Shortly after Christmas, I was still acclimating to my new surroundings while running some errands with a friend. He was asking questions about Italy which inspired me to reflect on the past year of my life. In doing that, I realized something that I hadn't previously thought of. There wasn't anything in the world that I would trade for the adventures I'd experienced. The memories and moments that have shaped me over the past year can never be taken away. There are instances in which you wish you did things different, or wonder how things would've turned out if you followed another path. There are accomplishments and successes in life that can never be taken away from you, and those that can. Maybe I could have had good a job, been in love and settled down on the heavily trodden path. I wouldn't want my last year to have been anything different than it was. No one will ever be able to take anything I did or felt away from me. One year in my life has never had such an effect on me in every possible aspect. I am changed forever, and I have new friends throughout the world that will last forever. This blog doesn't cover even a fraction of the crazy experiences I've had. The wild times and emotional rides will forever be a part of me. That is what I realized when recounting stories with my friend, and I made sure he knew that I wouldn't trade it for the world.
|Look at the face on that fish|
Living abroad has changed me in more ways that I could have ever expected, and maybe even more than I even realize. Family and friends insist that I'm a very different person. I put it down to the newly inspired understanding of fashion that comes with the territory of living in Italy, and I have been fortunate to be complimented on that often. Others describe a different aura of maturity, confidence and charm. I feel different, but the change was gradual for me. For everyone else it was sudden. It wasn't the numerous shoes or scarves accessorizing my European inspired dress. It was an understanding of where I am in life, and what I want out of it. I can't claim to know myself or my path perfectly because I realize that I may never reach that point. The difference is that I realize the constant growth happening in, and around me. I remember very well the day I picked up and left the country. I had no idea what I was getting into nor was I prepared for it. Being thrown into the fire put me back to square one to relearn life and living. My friends and family were no longer there for anything, and it provided me an opportunity to escape to recreate myself. This wasn't a vacation to Italy or even your typical study abroad. There was no support structure to help nor was there a guide to follow. My perspective of life has been significantly altered from immersing myself in a culture where life is not all that similar to what I knew. And the more I traveled, the more I realized how little I know about the world we live in.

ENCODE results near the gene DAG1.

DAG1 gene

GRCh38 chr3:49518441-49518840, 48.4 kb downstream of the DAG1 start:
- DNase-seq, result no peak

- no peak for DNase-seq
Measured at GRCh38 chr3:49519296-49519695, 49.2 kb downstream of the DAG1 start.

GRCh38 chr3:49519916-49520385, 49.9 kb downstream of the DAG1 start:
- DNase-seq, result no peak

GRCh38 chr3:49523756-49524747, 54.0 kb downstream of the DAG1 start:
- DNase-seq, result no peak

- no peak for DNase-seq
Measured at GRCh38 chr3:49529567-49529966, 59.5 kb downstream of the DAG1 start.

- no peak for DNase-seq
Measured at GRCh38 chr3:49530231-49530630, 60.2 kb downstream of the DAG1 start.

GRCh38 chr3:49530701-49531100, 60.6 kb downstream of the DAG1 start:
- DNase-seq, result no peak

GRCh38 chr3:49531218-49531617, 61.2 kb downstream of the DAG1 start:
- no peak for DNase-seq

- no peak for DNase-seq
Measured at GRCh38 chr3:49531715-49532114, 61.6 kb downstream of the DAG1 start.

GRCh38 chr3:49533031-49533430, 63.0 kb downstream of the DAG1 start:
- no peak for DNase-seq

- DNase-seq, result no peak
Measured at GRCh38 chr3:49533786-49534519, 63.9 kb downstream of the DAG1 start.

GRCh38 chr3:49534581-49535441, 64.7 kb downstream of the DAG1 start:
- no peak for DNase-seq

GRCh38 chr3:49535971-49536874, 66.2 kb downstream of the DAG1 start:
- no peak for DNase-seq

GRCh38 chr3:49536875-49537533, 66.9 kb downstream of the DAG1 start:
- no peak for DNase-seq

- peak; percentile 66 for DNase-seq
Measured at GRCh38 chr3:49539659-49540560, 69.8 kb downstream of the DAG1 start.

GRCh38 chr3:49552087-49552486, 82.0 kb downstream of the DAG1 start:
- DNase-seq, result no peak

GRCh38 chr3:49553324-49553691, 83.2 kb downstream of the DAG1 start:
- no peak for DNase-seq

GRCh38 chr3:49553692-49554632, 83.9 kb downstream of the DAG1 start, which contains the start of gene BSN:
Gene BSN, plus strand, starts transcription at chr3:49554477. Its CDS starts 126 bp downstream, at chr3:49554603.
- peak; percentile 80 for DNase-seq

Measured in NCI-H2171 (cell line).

|Italian Communist Party flags outside their office in a Palazzo I lived in|
|Sunset on the Cattedrale di Ss. Donato e Pietro (the duomo) in Arezzo|